“Well, my heart goes out to you,” I said, feeling a great deal of empathy for her.

“Thank you for your kindness,” she said. “Oh, and about the missing flower you asked about. When I was a little girl, my mother would often put flowers in my hair. One day when she was in the hospital, I took her this beautiful large rose from her garden. As I held it up to her nose so she could smell it, she took it from me, and without saying a word, pulled me close to her, stroking my hair and brushing it from my face, placed it in my hair, just as she had done when I was little. She died later that day.” Tears came to her eyes as she added, “I’ve just always worn a flower in my hair since—it made me feel as though she were with me, if only in spirit. But,” she sighed, “today, as I watched the video designed for me on this birthday, in it she said she was sorry for not being able to be there for me as I grew up, that she hoped she had been a good parent, and that she would like a sign that I was becoming self-sufficient. That’s the way my mother thought—the way she talked.” She looked at me, smiling fondly at the memory. “She was so wise.”

I nodded, agreeing. “Yes, she sounds very wise.”

“So I thought, a sign, what could it be? And it seemed it was the flower that had to go. But I’ll miss it, and what it represents.”

Her hazel eyes gazed off in recollection as she continued. “I was so lucky to have had her.” Her voice trailed off and she met my eyes again, then smiled sadly. “But I don’t need to wear a flower to be reminded of these things. I really do know that. It was just an outward sign of my treasured memories—they’re still there even with the flower gone . . . but still, I will miss it . . . Oh, here’s the project. I hope it meets with your approval.” She handed me the neatly prepared folder, signed, with a hand-drawn flower, her signature trademark, below her name.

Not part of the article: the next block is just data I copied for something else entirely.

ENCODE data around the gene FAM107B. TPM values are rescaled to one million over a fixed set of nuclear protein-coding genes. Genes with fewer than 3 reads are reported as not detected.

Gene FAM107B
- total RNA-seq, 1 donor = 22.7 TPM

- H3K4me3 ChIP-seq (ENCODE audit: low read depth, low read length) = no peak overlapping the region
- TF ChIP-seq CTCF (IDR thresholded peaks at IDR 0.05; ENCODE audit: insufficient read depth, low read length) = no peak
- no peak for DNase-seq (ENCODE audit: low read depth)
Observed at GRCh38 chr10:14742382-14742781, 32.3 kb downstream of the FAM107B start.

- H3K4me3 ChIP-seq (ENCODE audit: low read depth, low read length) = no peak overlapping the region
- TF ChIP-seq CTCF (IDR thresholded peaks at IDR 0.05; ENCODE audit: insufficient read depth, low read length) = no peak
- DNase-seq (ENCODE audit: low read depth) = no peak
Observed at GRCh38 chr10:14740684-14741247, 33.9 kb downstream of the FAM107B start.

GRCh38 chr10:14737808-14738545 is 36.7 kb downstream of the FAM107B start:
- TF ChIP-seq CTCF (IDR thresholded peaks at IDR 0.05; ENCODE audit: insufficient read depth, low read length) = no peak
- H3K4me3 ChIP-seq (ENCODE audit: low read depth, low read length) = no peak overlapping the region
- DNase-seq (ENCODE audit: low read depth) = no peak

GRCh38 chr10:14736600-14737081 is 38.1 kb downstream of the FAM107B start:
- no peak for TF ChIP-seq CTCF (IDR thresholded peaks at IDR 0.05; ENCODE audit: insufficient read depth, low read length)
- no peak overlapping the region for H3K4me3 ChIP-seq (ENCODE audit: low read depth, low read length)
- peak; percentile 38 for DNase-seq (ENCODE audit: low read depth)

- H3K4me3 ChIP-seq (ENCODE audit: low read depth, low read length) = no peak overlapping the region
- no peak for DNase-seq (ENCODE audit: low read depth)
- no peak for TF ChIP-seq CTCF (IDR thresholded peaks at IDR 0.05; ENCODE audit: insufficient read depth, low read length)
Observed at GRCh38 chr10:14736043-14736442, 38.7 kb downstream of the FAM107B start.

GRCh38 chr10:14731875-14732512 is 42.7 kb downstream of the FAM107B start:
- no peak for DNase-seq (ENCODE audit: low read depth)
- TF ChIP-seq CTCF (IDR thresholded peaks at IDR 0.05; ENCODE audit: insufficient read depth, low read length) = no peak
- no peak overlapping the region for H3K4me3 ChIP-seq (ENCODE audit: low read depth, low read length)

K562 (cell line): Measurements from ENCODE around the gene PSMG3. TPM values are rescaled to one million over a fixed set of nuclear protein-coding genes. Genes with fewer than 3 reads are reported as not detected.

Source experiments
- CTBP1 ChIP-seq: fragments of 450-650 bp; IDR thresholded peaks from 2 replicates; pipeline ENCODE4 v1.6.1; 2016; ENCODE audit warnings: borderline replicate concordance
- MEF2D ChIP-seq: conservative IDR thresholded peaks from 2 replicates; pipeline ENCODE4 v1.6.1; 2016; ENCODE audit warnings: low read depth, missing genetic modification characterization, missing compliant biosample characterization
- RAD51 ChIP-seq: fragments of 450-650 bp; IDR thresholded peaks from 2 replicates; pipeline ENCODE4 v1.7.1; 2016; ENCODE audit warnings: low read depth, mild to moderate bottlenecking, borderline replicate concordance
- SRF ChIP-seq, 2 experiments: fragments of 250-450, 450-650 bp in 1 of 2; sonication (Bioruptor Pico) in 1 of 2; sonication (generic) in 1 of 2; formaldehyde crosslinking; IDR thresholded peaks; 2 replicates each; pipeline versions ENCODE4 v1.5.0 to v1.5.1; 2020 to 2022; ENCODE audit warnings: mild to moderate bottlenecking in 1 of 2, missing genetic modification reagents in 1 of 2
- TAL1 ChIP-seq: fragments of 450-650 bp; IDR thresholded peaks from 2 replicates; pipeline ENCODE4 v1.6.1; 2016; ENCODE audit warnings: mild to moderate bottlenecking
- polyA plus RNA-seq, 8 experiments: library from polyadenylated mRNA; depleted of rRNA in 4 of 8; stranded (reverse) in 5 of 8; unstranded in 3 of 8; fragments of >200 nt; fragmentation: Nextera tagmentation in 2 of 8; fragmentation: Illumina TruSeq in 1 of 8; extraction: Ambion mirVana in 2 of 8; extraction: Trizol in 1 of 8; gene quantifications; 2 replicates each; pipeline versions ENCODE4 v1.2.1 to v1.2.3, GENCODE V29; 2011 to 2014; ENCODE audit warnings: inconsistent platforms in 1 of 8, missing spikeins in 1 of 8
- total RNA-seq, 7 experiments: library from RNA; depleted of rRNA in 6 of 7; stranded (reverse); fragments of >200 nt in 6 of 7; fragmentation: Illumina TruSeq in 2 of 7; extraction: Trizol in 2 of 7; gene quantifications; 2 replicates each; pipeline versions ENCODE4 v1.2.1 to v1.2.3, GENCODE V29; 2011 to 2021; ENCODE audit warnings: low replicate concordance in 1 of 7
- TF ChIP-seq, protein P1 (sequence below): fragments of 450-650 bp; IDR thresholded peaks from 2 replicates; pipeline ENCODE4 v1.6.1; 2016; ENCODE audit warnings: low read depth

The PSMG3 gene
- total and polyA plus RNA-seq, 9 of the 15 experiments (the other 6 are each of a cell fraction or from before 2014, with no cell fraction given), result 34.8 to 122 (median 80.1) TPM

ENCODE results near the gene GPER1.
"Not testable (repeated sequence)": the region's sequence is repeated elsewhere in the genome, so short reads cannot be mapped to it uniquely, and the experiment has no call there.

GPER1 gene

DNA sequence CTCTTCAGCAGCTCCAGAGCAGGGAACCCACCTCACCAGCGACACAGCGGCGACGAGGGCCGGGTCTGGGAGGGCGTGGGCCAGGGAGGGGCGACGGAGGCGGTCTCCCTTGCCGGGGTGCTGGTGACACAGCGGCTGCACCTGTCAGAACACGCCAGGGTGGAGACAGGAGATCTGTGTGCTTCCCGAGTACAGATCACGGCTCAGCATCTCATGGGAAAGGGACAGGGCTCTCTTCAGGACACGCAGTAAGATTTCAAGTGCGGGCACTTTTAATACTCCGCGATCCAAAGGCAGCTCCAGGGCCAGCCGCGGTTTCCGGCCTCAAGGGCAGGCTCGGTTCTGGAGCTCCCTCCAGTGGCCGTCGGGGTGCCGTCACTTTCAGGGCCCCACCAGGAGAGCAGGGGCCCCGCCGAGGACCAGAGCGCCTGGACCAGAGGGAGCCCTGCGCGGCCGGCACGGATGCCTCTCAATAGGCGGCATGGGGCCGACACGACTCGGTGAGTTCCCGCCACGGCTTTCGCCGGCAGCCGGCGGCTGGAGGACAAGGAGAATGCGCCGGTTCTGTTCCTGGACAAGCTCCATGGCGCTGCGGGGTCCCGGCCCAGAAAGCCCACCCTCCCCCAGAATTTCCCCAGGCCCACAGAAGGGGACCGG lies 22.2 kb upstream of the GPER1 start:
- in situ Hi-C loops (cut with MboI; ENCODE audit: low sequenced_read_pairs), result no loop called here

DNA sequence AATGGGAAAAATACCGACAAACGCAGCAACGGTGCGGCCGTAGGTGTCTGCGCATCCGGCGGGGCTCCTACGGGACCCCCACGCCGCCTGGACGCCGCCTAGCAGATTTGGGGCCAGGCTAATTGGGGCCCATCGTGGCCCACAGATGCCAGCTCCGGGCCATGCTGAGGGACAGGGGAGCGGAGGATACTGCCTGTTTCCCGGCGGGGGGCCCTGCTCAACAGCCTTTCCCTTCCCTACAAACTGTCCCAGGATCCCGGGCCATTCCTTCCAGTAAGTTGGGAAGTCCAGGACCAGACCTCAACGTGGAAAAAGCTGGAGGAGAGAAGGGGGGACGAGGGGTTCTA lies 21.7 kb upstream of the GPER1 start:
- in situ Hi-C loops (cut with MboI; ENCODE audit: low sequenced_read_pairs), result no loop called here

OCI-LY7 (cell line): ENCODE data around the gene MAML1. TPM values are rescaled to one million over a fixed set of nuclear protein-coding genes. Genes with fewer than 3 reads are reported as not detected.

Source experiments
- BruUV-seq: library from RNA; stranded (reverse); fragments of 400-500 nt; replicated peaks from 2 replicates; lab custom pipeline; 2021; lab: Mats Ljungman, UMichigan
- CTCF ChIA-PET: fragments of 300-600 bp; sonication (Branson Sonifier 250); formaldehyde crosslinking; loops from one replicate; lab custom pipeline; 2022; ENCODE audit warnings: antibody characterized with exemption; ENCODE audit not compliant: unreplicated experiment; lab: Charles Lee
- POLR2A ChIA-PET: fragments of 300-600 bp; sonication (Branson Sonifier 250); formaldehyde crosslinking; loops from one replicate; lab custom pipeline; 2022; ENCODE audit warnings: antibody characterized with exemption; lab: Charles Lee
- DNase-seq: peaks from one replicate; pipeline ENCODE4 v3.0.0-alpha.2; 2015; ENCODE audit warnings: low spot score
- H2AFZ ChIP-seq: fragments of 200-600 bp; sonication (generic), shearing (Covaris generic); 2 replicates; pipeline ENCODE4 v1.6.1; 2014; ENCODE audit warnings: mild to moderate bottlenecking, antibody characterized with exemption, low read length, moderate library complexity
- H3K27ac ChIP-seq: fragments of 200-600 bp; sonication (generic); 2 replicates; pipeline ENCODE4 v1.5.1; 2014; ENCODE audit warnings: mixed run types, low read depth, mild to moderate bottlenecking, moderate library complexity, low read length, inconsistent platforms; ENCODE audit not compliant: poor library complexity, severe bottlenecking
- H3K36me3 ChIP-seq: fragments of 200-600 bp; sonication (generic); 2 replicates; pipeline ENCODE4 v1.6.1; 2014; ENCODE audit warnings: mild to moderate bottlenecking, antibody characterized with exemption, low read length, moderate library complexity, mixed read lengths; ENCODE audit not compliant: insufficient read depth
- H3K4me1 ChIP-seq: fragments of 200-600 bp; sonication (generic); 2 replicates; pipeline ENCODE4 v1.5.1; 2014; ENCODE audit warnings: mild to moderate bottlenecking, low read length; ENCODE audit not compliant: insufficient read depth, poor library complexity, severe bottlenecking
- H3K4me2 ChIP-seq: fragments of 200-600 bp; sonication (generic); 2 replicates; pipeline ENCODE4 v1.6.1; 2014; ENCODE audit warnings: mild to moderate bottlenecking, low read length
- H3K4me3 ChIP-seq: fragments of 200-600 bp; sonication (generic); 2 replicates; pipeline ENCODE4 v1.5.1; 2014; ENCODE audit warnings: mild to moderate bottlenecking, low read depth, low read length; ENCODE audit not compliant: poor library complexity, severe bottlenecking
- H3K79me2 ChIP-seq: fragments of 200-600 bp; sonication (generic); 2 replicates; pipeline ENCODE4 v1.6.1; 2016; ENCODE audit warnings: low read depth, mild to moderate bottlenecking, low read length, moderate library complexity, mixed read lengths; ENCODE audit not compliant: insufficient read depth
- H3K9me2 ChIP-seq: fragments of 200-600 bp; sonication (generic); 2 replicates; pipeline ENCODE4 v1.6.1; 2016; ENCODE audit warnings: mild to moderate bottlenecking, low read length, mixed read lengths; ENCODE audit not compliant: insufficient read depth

When I was young, I remember hearing the phrase, “Never judge another person until you’ve walked a mile in his shoes.” I thought about all the times I had been insensitive about this young woman with the flower in her hair, and how tragic it was that I had done this in the absence of information, not knowing the young woman’s fate and the cross that was hers to bear. I prided myself on knowing intricately each facet of my company, and knew precisely how each role and function contributed to the next. How tragic for me that I had bought into the notion that a person’s personal life was unrelated to her professional life, and was to be left at the door when entering corporate life. That day I knew that the flower this young woman wore in her hair was symbolic of her outpouring of love—a way for her to stay connected to the young mother she had lost when she herself was a young

I looked over the project she had completed, and felt honored that it had been treated by one with such depth and capacity for feeling . . . of being. No wonder her work was consistently excellent. She lived in her heart daily. And caused me to revisit mine.

Bettie B. Youngs
Gifts of the Heart